May 6, 2019
The China tariffs continue to cause a wave of anxiety in manufacturing, and as trade negotiations prolong, the industry is finding itself in the wake of an important shift in the global supply chain. Once the ‘King of Offshore,’ many companies are opting to move production out of China to explore new territories in an effort to mitigate expensive trade duties.
The question now poses itself – if not China, then where? Though neighboring Asian countries such as Vietnam have received an influx of business from those fleeing tariffs, there are some surprising competitors emerging closer to home. Mexico has had a big manufacturing presence, especially in the automotive sector, since the creation of the Maquiladora Program and NAFTA in the 1990’s, but the real new kid on the block making its name is Costa Rica. This nearshore gem has recently seen an increase in the export of medical devices and electronics as more companies are discovering its benefits far supersede simply a solution to tariff avoidance. In fact, medical devices were Costa Rica’s number one export in 2018, making it their first non-agricultural sector to take the top spot. One-third of its total exports are represented when coupling this with the $518.6 million in electronics. So, what is causing such a massive boom for this small Central American country? While the advantages are numerous, there are a few features we find uniquely significant.
We have already touched on the most glaringly obvious benefit Costa Rica offers which initially draws most companies to explore it as a contender – a massive network of free trade partners. With an arsenal currently containing 57 trade partners and 13 free trade agreements, including one very important FTA with China, there is worldwide interconnectivity allowing companies the convenience of importing cheaply sourced components from Asia and receiving finished products without paying extra duties. When done right, this alone can equate to a savings up into the 25-30 percent range, depending on Harmonized Tariff Schedule (HTS) codes.
“When the big medical operations moved to Costa Rica, it created demand for local manufacturers to support these companies in terms of tooling and other processes,” says Scott Ellyson, CEO and co-founder of East West Manufacturing. Though Costa Rica itself does not have a strong local supplier base, Ellyson says U.S.-based contract manufacturers like East West who have developed strong global relationships have the advantage of bringing items in from other low-cost countries such as India and Vietnam.
“The way we deal with this is by having our supply chain teams across the globe support Costa Rica and find parts they aren’t able to find locally in the same way we did with our factory in Vietnam, who also did not have a strong supplier base in the beginning.”
While comparable labor rates and less expensive shipping add value to Costa Rica, there is a wide net of additional benefits stemming from its proximity to the U.S.
When developing or launching products, technical teams are required to be highly involved in getting projects off the ground, making speed of development top priority. Because Costa Rica operates in Central Standard Time with flights from the U.S. lasting only a few hours, engineers and product developers experience a significantly reduced burden of communication compared to those launching in countries of opposite time zones. The location also allows teams to communicate and visit more often to observe production and testing, ultimately reducing time required to make necessary changes. Moreover, Costa Rica’s comparable western-style culture allows them to understand both quality expectations and sense of urgency.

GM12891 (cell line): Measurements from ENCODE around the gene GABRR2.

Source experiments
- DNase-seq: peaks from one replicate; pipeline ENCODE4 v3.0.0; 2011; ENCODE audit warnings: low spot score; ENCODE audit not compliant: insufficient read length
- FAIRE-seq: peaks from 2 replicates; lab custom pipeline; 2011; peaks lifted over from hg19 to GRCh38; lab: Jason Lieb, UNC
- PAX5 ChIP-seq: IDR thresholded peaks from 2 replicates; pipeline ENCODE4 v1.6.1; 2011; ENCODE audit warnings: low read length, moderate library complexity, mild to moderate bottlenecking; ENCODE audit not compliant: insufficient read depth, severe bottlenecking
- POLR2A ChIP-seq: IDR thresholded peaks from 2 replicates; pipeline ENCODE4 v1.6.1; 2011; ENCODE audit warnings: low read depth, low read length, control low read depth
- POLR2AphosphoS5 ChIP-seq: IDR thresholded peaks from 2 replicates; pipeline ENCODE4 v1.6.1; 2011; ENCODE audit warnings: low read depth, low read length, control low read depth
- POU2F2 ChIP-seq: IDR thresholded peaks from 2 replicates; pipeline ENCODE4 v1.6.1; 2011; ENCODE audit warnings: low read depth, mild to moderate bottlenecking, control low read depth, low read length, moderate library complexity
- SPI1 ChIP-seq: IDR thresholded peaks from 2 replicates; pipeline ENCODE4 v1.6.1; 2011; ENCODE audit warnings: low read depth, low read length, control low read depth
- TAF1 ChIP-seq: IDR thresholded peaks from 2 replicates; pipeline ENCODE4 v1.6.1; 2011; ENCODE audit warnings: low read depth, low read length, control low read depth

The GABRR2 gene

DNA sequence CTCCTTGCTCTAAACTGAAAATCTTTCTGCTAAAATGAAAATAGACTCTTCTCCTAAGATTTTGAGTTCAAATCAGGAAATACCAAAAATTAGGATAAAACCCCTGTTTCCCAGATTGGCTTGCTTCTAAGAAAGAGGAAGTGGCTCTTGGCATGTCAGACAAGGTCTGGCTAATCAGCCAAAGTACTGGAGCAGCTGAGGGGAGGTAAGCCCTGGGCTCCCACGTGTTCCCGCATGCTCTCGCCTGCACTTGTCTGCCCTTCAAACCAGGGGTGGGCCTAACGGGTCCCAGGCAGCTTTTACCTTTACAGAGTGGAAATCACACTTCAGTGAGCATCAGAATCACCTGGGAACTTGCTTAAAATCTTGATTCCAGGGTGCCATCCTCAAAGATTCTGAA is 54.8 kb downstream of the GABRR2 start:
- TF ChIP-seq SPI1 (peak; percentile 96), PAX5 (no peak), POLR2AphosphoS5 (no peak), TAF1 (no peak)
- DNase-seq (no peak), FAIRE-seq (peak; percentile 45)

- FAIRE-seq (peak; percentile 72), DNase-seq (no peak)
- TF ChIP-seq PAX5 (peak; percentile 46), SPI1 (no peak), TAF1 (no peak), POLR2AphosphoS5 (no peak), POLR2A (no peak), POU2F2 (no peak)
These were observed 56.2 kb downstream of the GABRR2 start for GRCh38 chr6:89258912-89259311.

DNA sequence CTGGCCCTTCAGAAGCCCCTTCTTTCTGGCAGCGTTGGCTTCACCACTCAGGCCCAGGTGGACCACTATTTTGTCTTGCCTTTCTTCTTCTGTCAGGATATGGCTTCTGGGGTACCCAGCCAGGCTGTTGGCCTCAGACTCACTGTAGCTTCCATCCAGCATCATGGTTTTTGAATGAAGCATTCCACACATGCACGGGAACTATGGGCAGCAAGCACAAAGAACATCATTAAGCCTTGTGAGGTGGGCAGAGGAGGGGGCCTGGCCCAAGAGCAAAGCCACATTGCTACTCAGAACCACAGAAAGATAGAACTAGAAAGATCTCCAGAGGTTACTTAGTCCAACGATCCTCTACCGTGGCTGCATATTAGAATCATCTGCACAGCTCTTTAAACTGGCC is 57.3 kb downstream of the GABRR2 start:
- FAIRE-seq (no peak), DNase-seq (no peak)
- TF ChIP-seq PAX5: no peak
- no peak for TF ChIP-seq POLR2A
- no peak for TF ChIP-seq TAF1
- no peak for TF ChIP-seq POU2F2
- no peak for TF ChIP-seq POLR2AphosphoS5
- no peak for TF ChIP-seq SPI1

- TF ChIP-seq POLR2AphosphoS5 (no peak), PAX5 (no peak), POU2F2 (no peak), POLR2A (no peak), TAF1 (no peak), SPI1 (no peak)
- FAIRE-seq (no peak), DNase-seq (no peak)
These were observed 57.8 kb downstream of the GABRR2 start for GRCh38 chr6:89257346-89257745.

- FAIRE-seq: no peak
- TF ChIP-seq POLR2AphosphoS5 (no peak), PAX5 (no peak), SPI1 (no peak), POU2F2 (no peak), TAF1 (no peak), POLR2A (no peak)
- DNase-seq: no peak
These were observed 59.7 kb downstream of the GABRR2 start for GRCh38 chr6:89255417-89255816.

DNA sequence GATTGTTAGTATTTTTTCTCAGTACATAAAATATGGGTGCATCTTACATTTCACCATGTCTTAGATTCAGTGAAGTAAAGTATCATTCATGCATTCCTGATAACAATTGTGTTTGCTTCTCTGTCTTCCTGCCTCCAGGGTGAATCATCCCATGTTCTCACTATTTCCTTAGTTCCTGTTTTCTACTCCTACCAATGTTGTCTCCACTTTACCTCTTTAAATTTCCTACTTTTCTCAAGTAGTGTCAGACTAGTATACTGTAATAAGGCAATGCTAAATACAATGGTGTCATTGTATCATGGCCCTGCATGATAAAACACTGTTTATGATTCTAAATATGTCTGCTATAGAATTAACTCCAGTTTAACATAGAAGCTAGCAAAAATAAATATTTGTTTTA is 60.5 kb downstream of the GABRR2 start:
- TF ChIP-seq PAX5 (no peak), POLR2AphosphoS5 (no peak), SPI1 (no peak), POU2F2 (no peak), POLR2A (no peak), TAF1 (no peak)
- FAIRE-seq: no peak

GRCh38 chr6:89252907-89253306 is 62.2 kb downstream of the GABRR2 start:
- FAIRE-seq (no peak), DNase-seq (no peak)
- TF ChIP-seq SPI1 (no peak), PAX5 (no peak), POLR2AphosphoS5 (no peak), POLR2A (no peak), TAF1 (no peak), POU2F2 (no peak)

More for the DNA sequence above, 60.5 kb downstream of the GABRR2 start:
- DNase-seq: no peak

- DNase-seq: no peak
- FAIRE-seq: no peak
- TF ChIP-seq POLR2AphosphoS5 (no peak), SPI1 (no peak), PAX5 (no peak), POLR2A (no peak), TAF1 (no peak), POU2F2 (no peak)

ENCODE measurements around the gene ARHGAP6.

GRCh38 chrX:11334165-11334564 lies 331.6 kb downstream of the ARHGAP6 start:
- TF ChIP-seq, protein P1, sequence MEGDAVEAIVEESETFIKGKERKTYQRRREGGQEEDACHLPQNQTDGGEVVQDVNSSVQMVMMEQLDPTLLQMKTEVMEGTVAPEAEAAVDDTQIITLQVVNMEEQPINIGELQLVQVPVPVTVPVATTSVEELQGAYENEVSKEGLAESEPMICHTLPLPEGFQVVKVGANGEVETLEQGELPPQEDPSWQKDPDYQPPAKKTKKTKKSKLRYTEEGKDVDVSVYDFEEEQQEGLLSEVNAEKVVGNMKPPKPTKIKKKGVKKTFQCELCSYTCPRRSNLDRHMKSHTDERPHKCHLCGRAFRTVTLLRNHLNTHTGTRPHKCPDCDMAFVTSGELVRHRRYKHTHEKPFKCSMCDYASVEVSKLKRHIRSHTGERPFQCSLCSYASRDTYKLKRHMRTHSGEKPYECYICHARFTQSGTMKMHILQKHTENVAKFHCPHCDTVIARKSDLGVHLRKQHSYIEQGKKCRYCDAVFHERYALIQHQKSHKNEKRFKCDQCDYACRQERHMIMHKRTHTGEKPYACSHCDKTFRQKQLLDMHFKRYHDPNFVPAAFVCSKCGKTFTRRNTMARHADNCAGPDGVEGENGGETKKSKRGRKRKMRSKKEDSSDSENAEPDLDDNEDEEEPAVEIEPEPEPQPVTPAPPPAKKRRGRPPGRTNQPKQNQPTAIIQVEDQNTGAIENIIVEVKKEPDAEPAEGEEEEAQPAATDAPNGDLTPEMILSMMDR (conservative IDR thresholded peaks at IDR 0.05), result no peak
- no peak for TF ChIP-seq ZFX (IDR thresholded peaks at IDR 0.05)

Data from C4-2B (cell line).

As blockchain technology hits the global supply chain and improves efficiency, localizing hemispheres will emerge as a global movement in offshore manufacturing. With pace setters such as Amazon shifting Prime memberships to free 1-day shipping, there will be an increased demand for speed, flexibility and customization. If companies want to stay competitive, they need to be strategically positioned close to the consumer.
“Costa Rica is the best of both worlds,” says Ellyson. “They are both competitive in terms of cost and you’re getting increased speed. We wouldn’t be able to react fast enough if we weren’t also in Costa Rica, both in launching products and reacting to issues because there is so much flexibility and transit times are so much less.”
The U.S.-China Trade War is not only significant for American manufacturing but may also be the catalyst to another industry-wide global shift. While companies seek ways to save money and new technology spurs consumers to demand more, faster, better, nearshore manufacturing is poised to be the next big trend allowing small yet rapidly advancing countries like Costa Rica the opportunity to grow their economy in unprecedented fashion.
About the Author
Michelle Jones is a digital marketer for East West Manufacturing – a global design, manufacturing and distribution company based in Atlanta, Ga. She has been working in marketing and public relations in a multitude of industries for over a decade with past experience in both adult and pediatric healthcare. Now immersed in the world of global manufacturing, Michelle writes, designs and disseminates content for East West who was recently named one of Atlanta’s Top 40 Fastest Growing Companies by the Atlanta Business Chronicle. Contact: firstname.lastname@example.org